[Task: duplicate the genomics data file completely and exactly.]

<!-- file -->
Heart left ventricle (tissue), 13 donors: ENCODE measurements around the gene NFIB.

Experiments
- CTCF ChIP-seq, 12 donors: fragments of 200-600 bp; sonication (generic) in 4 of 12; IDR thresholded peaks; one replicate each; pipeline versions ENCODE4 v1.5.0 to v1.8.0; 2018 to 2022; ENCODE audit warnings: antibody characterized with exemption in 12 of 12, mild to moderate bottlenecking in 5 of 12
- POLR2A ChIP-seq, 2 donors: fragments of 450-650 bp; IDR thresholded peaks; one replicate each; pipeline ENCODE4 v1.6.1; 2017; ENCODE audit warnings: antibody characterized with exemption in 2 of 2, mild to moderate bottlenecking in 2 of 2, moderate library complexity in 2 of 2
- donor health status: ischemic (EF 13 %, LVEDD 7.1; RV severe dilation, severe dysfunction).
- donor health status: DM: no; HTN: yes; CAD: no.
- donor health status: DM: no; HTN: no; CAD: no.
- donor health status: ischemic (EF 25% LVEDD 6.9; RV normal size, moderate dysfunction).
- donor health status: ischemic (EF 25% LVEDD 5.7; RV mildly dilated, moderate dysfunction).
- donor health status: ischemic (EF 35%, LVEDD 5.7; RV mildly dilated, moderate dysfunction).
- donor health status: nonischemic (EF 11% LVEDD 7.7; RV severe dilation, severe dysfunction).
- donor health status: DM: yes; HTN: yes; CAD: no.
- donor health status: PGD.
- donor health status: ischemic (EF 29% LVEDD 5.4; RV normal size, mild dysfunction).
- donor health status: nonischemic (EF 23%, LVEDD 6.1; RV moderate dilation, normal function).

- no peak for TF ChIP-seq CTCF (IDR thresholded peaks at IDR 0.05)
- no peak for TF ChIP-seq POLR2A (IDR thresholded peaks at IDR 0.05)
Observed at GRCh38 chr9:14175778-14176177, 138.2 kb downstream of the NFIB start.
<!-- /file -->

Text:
Heart left ventricle (tissue), 13 donors: ENCODE measurements around the gene NFIB.

Experiments
- CTCF ChIP-seq, 12 donors: fragments of 200-600 bp; sonication (generic) in 4 of 12; IDR thresholded peaks; one replicate each; pipeline versions ENCODE4 v1.5.0 to v1.8.0; 2018 to 2022; ENCODE audit warnings: antibody characterized with exemption in 12 of 12, mild to moderate bottlenecking in 5 of 12
- POLR2A ChIP-seq, 2 donors: fragments of 450-650 bp; IDR thresholded peaks; one replicate each; pipeline ENCODE4 v1.6.1; 2017; ENCODE audit warnings: antibody characterized with exemption in 2 of 2, mild to moderate bottlenecking in 2 of 2, moderate library complexity in 2 of 2
- donor health status: ischemic (EF 13 %, LVEDD 7.1; RV severe dilation, severe dysfunction).
- donor health status: DM: no; HTN: yes; CAD: no.
- donor health status: DM: no; HTN: no; CAD: no.
- donor health status: ischemic (EF 25% LVEDD 6.9; RV normal size, moderate dysfunction).
- donor health status: ischemic (EF 25% LVEDD 5.7; RV mildly dilated, moderate dysfunction).
- donor health status: ischemic (EF 35%, LVEDD 5.7; RV mildly dilated, moderate dysfunction).
- donor health status: nonischemic (EF 11% LVEDD 7.7; RV severe dilation, severe dysfunction).
- donor health status: DM: yes; HTN: yes; CAD: no.
- donor health status: PGD.
- donor health status: ischemic (EF 29% LVEDD 5.4; RV normal size, mild dysfunction).
- donor health status: nonischemic (EF 23%, LVEDD 6.1; RV moderate dilation, normal function).

- no peak for TF ChIP-seq CTCF (IDR thresholded peaks at IDR 0.05)
- no peak for TF ChIP-seq POLR2A (IDR thresholded peaks at IDR 0.05)
Observed at GRCh38 chr9:14175778-14176177, 138.2 kb downstream of the NFIB start.